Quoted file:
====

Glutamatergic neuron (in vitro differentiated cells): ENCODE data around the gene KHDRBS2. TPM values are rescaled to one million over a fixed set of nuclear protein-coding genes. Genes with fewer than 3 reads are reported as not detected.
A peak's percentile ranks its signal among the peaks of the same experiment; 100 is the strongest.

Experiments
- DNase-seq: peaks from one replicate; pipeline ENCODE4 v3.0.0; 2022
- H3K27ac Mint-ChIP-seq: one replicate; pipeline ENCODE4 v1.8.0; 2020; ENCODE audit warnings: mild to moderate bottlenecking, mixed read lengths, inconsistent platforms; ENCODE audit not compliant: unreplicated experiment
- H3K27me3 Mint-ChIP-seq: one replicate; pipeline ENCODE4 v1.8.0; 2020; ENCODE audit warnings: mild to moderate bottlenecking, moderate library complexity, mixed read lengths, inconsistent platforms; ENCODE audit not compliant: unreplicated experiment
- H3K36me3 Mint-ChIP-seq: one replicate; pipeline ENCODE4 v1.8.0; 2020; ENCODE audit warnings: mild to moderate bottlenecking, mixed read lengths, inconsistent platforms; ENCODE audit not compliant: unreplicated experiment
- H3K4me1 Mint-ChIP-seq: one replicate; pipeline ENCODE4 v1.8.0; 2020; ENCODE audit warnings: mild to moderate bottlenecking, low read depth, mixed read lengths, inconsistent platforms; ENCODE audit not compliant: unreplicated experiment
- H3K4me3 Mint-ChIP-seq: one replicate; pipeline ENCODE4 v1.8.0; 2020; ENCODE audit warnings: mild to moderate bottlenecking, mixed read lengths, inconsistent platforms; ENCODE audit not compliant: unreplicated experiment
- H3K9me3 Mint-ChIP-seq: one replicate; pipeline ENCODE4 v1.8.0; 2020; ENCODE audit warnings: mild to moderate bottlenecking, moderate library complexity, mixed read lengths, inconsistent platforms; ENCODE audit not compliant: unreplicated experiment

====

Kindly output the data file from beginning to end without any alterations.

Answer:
Glutamatergic neuron (in vitro differentiated cells): ENCODE data around the gene KHDRBS2. TPM values are rescaled to one million over a fixed set of nuclear protein-coding genes. Genes with fewer than 3 reads are reported as not detected.
A peak's percentile ranks its signal among the peaks of the same experiment; 100 is the strongest.

Experiments
- DNase-seq: peaks from one replicate; pipeline ENCODE4 v3.0.0; 2022
- H3K27ac Mint-ChIP-seq: one replicate; pipeline ENCODE4 v1.8.0; 2020; ENCODE audit warnings: mild to moderate bottlenecking, mixed read lengths, inconsistent platforms; ENCODE audit not compliant: unreplicated experiment
- H3K27me3 Mint-ChIP-seq: one replicate; pipeline ENCODE4 v1.8.0; 2020; ENCODE audit warnings: mild to moderate bottlenecking, moderate library complexity, mixed read lengths, inconsistent platforms; ENCODE audit not compliant: unreplicated experiment
- H3K36me3 Mint-ChIP-seq: one replicate; pipeline ENCODE4 v1.8.0; 2020; ENCODE audit warnings: mild to moderate bottlenecking, mixed read lengths, inconsistent platforms; ENCODE audit not compliant: unreplicated experiment
- H3K4me1 Mint-ChIP-seq: one replicate; pipeline ENCODE4 v1.8.0; 2020; ENCODE audit warnings: mild to moderate bottlenecking, low read depth, mixed read lengths, inconsistent platforms; ENCODE audit not compliant: unreplicated experiment
- H3K4me3 Mint-ChIP-seq: one replicate; pipeline ENCODE4 v1.8.0; 2020; ENCODE audit warnings: mild to moderate bottlenecking, mixed read lengths, inconsistent platforms; ENCODE audit not compliant: unreplicated experiment
- H3K9me3 Mint-ChIP-seq: one replicate; pipeline ENCODE4 v1.8.0; 2020; ENCODE audit warnings: mild to moderate bottlenecking, moderate library complexity, mixed read lengths, inconsistent platforms; ENCODE audit not compliant: unreplicated experiment